With this in mind I decided to just enjoy sailing at Yeadon and to h*** with being competitive.
So the race was on; I had a relatively stress-free start without too much "up-up-up!" and noticed a whole bunch of boats going left on starboard as is their wont. Plenty of room on the right – why get all the hassle and dirty wind from the crowd – tack off to the right and as the first mark is to port, I can approach it on starboard. I do, and find two or three of the original bunch have to tack off behind me – nice surprise!
A short leg, then a long (for Yeadon) port reach to the next starboard hand mark. My old rival Greg is just in front of me, and he's a dreadful luffer, so I sail deep, well below his wind shadow, and find I have water at the mark as I harden up and speed up over the last fifty metres.
Another windward leg comes up and I realize that by observing the boats in front of me I can deduce where the most favoured wind is, and anticipate the lifts and headers coming along. By this means I've gained another couple of places without doing anything brilliant.
Next leg's a run. I choose to sail it on starboard to claim right of way, even though it's a bit dodgy by the lee. Blanketing the boat in front, who's on port, he sees me coming. His panic gybe onto starboard is ill timed, and I'm up another place. After a reach that's too short for anyone to benefit, another beat.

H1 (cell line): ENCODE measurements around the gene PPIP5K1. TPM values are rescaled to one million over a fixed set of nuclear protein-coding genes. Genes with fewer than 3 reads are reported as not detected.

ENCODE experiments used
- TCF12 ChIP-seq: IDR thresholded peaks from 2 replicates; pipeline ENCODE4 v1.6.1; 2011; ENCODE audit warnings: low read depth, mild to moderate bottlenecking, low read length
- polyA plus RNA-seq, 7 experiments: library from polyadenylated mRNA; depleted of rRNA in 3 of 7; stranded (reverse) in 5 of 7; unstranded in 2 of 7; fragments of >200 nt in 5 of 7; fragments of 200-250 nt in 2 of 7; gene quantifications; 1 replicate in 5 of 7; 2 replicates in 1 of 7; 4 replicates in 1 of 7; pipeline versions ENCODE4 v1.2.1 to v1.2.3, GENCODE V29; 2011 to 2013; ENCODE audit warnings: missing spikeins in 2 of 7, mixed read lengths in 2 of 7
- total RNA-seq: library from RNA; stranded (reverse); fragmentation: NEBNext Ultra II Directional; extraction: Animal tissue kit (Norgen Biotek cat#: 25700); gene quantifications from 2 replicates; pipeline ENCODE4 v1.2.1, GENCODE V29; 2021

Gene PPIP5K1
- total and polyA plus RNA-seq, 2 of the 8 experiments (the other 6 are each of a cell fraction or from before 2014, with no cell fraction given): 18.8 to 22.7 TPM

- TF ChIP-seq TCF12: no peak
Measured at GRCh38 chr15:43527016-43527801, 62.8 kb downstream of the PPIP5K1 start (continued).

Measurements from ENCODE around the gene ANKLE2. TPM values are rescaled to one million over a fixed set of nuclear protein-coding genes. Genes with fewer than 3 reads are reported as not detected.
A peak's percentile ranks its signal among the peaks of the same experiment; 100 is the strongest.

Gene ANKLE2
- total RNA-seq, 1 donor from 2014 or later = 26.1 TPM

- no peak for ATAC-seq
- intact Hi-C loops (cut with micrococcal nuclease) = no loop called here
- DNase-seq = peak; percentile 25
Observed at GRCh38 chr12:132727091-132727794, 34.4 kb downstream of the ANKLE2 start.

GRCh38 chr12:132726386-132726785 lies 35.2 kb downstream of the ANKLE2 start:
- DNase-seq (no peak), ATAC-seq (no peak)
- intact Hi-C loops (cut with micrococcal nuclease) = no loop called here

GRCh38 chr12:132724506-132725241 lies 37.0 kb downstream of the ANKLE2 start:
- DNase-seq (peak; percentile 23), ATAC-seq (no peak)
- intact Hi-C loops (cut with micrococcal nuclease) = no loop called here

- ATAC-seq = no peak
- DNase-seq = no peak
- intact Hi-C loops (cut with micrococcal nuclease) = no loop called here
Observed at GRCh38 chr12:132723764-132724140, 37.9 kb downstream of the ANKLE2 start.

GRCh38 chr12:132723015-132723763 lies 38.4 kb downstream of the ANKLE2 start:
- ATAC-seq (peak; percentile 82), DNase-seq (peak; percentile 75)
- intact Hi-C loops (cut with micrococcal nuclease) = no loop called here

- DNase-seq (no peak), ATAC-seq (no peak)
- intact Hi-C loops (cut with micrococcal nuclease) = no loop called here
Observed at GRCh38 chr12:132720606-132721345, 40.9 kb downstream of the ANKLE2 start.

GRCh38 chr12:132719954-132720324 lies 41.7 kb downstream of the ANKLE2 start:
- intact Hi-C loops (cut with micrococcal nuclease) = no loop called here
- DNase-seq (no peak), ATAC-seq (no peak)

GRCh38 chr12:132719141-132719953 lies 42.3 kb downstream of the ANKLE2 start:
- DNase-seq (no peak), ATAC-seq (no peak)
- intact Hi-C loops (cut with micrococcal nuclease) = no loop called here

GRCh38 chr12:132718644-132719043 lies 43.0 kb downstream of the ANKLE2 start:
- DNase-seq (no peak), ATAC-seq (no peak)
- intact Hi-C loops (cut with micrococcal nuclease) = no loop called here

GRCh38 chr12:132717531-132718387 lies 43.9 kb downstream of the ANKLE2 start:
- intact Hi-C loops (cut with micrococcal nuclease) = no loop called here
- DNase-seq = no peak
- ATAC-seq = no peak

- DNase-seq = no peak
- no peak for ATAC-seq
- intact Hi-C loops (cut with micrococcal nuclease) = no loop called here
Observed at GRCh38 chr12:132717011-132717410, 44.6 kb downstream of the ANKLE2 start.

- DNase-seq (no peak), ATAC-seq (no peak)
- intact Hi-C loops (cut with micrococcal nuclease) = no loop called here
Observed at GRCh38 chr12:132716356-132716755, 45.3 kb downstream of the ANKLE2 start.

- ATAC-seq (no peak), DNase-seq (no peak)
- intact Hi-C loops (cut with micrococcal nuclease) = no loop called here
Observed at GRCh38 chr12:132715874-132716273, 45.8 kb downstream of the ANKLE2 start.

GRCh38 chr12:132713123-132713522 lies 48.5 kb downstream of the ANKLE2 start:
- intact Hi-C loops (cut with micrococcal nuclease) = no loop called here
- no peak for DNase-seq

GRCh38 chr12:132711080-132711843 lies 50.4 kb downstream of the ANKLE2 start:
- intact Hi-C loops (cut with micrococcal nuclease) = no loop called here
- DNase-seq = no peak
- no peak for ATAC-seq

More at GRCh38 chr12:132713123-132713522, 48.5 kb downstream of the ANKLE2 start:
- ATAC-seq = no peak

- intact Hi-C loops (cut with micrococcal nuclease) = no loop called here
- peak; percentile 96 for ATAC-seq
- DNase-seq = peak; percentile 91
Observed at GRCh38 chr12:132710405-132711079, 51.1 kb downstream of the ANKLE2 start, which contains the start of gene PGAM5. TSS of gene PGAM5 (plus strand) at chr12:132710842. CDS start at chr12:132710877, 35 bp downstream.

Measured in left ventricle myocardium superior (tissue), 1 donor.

Two boats in front of me are locked in mortal combat - so intense that they don't realize that whilst covering each other on port, three toppers having a nice reaching race on starboard are uncomfortably close and have right of way. I don't want to spoil the Toppers fun, so sail well clear, and find that I am in front of the discomforted and unseeing pair.
Another reach, and a different boat just in front of me. It's Tony, and I don't like being behind him. Nothing for it but to concentrate hard on boat trim, keep it dead upright, transom just out of the water, watch the sail like a hawk and respond to every flutter of luff, leach and telltales, and just manage that extra tiny percentage of speed to get water at the next mark.
A couple more legs and it’s the dead run again. All of us on starboard this time, so I try looping out to the right on port. I'm in clear wind as I close the mark I've gained enough over one boat to claim room for a starboard rounding – and enough for the gybe!
Another beat and I'm following old Stan on port – some ten/fifteen meters behind. But I get a lift and he doesn't – or maybe he's sailing for a bearing on a shore mark and not watching his sails. Anyway, when he tacks I can cross him, then tack and cover him to the next mark.
So it goes until I notice we've been racing for nearly an hour, we're on a long beat towards the clubhouse, surely the OOD is going to ring us off but to my surprise, there is only one boat in front of me.
He makes the fatal mistake of not covering me, and sails into a hole whilst I remain in respectable wind. I'm just crossing the finish line when the bell wakes me from my dream.
A fictional tale, with characters that are no way based on members (past or present) of Yeadon Sailing Club. I did, however, find some truth and advice in its content.
First Published Spring 2007